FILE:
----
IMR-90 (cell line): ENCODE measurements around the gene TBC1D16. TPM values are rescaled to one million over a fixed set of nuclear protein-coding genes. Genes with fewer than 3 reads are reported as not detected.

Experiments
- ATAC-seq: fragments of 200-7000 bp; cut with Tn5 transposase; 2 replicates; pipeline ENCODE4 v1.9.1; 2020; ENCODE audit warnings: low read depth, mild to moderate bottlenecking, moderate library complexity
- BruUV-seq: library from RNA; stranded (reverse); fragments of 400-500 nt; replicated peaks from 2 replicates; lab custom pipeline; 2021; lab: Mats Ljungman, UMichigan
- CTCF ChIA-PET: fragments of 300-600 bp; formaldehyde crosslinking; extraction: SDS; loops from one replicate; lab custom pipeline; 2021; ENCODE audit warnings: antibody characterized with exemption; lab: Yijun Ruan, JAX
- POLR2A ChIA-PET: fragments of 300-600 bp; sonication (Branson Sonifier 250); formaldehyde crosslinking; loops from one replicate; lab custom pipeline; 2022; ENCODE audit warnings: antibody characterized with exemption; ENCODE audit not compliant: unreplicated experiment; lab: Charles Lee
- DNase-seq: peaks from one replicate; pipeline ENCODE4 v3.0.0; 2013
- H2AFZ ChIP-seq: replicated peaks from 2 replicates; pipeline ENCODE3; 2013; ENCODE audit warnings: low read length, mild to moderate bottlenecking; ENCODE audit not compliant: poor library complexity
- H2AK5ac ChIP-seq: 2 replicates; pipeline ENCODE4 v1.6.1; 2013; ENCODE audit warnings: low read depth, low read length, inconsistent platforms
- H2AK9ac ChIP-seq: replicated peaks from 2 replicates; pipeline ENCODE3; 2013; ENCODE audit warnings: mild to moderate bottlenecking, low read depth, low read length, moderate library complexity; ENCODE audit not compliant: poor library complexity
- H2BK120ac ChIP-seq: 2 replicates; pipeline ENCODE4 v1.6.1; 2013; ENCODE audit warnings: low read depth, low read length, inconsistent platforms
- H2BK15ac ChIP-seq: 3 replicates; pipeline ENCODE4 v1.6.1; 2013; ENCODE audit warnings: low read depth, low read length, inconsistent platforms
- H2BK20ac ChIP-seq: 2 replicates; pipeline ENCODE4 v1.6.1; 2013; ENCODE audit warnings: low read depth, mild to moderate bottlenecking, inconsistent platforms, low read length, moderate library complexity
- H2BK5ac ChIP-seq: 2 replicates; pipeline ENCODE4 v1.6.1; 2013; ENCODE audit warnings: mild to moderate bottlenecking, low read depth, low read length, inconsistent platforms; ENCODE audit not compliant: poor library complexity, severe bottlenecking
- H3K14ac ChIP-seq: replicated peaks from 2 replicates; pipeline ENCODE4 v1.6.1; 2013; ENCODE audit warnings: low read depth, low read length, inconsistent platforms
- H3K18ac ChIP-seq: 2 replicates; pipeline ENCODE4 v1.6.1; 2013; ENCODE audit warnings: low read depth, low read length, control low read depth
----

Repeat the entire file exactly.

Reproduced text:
IMR-90 (cell line): ENCODE measurements around the gene TBC1D16. TPM values are rescaled to one million over a fixed set of nuclear protein-coding genes. Genes with fewer than 3 reads are reported as not detected.

Experiments
- ATAC-seq: fragments of 200-7000 bp; cut with Tn5 transposase; 2 replicates; pipeline ENCODE4 v1.9.1; 2020; ENCODE audit warnings: low read depth, mild to moderate bottlenecking, moderate library complexity
- BruUV-seq: library from RNA; stranded (reverse); fragments of 400-500 nt; replicated peaks from 2 replicates; lab custom pipeline; 2021; lab: Mats Ljungman, UMichigan
- CTCF ChIA-PET: fragments of 300-600 bp; formaldehyde crosslinking; extraction: SDS; loops from one replicate; lab custom pipeline; 2021; ENCODE audit warnings: antibody characterized with exemption; lab: Yijun Ruan, JAX
- POLR2A ChIA-PET: fragments of 300-600 bp; sonication (Branson Sonifier 250); formaldehyde crosslinking; loops from one replicate; lab custom pipeline; 2022; ENCODE audit warnings: antibody characterized with exemption; ENCODE audit not compliant: unreplicated experiment; lab: Charles Lee
- DNase-seq: peaks from one replicate; pipeline ENCODE4 v3.0.0; 2013
- H2AFZ ChIP-seq: replicated peaks from 2 replicates; pipeline ENCODE3; 2013; ENCODE audit warnings: low read length, mild to moderate bottlenecking; ENCODE audit not compliant: poor library complexity
- H2AK5ac ChIP-seq: 2 replicates; pipeline ENCODE4 v1.6.1; 2013; ENCODE audit warnings: low read depth, low read length, inconsistent platforms
- H2AK9ac ChIP-seq: replicated peaks from 2 replicates; pipeline ENCODE3; 2013; ENCODE audit warnings: mild to moderate bottlenecking, low read depth, low read length, moderate library complexity; ENCODE audit not compliant: poor library complexity
- H2BK120ac ChIP-seq: 2 replicates; pipeline ENCODE4 v1.6.1; 2013; ENCODE audit warnings: low read depth, low read length, inconsistent platforms
- H2BK15ac ChIP-seq: 3 replicates; pipeline ENCODE4 v1.6.1; 2013; ENCODE audit warnings: low read depth, low read length, inconsistent platforms
- H2BK20ac ChIP-seq: 2 replicates; pipeline ENCODE4 v1.6.1; 2013; ENCODE audit warnings: low read depth, mild to moderate bottlenecking, inconsistent platforms, low read length, moderate library complexity
- H2BK5ac ChIP-seq: 2 replicates; pipeline ENCODE4 v1.6.1; 2013; ENCODE audit warnings: mild to moderate bottlenecking, low read depth, low read length, inconsistent platforms; ENCODE audit not compliant: poor library complexity, severe bottlenecking
- H3K14ac ChIP-seq: replicated peaks from 2 replicates; pipeline ENCODE4 v1.6.1; 2013; ENCODE audit warnings: low read depth, low read length, inconsistent platforms
- H3K18ac ChIP-seq: 2 replicates; pipeline ENCODE4 v1.6.1; 2013; ENCODE audit warnings: low read depth, low read length, control low read depth